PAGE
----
There is something unusual in the air this summer along the Gulf Coast — and it isn’t done yet.
If you’ve not made your way to the beaches as of yet this summer, you might be surprised to see Mother Nature is sharing with us a lesson on how oceans regenerate dunes.
Yes, the largest shipment in decades of sargassum (better known as seaweed) is putting on what can only be described as a one-man (or one-woman) show along our shorelines.
Earlier this week, The Daily News took a look at this event — one locals are referring to as the largest in memory. And according to research, they are right.
Scientist and students right here in Galveston County (Texas A&M University at Galveston) are highly interested in the how and why of the events leading to this year’s harvest.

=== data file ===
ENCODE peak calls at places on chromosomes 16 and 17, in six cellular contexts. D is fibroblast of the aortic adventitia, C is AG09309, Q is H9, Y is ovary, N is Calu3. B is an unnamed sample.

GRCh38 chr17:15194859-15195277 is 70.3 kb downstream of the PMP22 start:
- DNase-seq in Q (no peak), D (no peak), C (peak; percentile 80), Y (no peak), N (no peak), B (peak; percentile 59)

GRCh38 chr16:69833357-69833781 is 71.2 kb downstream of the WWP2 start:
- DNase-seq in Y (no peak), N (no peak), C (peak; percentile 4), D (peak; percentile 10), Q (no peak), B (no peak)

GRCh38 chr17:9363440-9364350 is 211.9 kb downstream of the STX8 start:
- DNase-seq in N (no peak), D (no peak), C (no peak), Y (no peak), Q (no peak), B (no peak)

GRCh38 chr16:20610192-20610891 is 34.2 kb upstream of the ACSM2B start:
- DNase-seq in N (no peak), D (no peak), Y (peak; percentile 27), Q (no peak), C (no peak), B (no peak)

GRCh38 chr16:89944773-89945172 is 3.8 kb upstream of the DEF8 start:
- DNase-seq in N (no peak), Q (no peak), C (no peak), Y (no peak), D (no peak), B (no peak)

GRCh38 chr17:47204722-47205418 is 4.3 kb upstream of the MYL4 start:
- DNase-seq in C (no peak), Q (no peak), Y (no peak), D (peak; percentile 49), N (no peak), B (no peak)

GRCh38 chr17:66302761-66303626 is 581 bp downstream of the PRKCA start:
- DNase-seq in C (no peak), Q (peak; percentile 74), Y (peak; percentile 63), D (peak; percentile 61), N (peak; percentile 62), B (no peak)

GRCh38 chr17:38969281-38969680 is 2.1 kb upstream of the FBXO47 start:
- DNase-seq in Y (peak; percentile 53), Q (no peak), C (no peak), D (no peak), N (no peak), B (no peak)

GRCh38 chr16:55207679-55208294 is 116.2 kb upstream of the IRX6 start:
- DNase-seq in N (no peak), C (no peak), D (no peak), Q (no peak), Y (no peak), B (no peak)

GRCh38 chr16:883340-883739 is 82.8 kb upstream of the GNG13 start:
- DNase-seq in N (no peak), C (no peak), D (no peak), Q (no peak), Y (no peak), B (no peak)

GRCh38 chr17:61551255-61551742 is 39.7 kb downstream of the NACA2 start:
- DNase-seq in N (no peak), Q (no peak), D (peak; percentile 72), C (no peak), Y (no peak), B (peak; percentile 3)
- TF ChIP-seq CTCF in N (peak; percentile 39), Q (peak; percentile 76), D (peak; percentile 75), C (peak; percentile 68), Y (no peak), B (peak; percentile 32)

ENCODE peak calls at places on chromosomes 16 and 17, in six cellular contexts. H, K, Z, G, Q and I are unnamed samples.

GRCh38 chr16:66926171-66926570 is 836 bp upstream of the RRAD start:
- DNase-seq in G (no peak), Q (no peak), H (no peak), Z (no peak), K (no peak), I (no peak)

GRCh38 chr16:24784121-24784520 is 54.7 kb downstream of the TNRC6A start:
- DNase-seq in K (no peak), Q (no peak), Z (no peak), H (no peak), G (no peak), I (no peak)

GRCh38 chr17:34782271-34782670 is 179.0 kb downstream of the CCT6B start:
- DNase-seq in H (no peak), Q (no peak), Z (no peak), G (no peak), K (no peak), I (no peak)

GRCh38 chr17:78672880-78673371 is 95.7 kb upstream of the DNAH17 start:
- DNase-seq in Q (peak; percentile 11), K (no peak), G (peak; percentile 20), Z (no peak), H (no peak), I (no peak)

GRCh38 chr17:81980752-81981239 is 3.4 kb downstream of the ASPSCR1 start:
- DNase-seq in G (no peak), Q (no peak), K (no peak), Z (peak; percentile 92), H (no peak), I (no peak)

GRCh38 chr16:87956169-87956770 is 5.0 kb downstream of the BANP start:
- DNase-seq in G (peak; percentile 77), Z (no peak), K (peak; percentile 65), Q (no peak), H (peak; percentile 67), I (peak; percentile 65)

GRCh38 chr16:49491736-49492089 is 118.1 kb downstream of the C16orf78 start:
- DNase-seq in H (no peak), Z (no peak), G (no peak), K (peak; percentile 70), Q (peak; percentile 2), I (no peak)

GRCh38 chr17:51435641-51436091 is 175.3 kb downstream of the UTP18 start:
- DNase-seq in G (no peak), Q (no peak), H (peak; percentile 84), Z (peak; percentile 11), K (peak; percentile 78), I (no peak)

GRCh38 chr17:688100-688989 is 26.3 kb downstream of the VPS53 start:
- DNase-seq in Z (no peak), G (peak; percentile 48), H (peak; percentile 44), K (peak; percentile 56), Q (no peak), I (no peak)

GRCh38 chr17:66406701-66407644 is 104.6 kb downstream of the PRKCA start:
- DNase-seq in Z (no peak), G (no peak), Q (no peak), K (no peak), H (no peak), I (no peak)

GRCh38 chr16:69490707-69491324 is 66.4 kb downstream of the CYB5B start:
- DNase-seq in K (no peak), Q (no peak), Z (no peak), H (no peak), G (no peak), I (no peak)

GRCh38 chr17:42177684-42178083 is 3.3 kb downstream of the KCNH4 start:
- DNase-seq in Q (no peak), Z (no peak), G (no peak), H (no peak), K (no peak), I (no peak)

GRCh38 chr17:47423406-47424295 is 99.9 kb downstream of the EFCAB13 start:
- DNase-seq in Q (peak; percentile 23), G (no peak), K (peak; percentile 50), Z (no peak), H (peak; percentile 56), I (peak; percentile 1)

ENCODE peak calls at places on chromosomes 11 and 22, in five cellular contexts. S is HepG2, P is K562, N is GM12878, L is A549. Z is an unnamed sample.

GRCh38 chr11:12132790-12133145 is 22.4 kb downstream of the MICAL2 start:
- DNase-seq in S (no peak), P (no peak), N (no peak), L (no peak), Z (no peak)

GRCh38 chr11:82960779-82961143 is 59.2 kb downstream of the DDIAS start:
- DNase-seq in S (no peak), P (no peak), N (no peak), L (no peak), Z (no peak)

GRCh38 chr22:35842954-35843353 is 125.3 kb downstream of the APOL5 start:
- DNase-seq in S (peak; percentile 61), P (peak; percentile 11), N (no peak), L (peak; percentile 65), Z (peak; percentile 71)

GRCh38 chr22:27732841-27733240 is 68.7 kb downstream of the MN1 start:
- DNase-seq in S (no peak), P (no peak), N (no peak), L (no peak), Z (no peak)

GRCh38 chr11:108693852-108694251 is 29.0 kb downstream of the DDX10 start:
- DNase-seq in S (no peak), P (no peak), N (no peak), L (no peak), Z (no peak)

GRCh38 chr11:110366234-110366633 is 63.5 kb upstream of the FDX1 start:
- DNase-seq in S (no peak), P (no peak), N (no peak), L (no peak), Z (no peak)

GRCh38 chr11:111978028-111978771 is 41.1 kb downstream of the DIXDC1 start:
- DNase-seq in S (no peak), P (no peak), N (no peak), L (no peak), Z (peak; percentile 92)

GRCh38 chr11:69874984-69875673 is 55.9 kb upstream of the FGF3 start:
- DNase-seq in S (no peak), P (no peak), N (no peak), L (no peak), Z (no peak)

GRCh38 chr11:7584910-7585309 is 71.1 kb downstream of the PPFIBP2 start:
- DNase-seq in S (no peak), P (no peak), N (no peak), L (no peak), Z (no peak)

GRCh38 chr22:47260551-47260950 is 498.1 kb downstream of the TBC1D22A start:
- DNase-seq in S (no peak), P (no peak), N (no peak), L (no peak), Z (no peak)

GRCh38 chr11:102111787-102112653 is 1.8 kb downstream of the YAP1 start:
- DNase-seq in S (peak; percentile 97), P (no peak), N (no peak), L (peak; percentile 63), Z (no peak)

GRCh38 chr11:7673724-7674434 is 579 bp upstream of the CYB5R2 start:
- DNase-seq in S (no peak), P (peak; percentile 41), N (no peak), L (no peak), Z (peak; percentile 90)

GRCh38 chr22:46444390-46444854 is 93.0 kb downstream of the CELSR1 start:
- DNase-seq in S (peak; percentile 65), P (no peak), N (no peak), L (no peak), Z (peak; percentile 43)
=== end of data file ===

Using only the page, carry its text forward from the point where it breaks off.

The students are the lifeblood of the Sargassum Early Advisory System, a NASA-funded project the university developed to study and report the movements of mats of seaweed from the Atlantic Ocean through the Caribbean Sea, into the Gulf of Mexico, and, ultimately, onto the Texas Coast.
According to doctoral candidate Robert Webster, it would be helpful to put this into proper perspective.
Seaweed isn’t a new issue, Webster said. It’s not an invasive species that just appeared. The cycle has repeated itself annually for more than 4 million years, he said.
“We’re intruding on their beaches and not vice versa,” Webster said.
Furthermore, satellite images show there is more to come. Much more.
But take heart, Galveston County. Recently, a 4-mile-long, 2-mile-wide mat — like something from a made-for-television movie — was identified by satellite an images. Fortunately for us, this monster is predicted to make landfall in Louisiana.
At least we’ve got that going for us, right?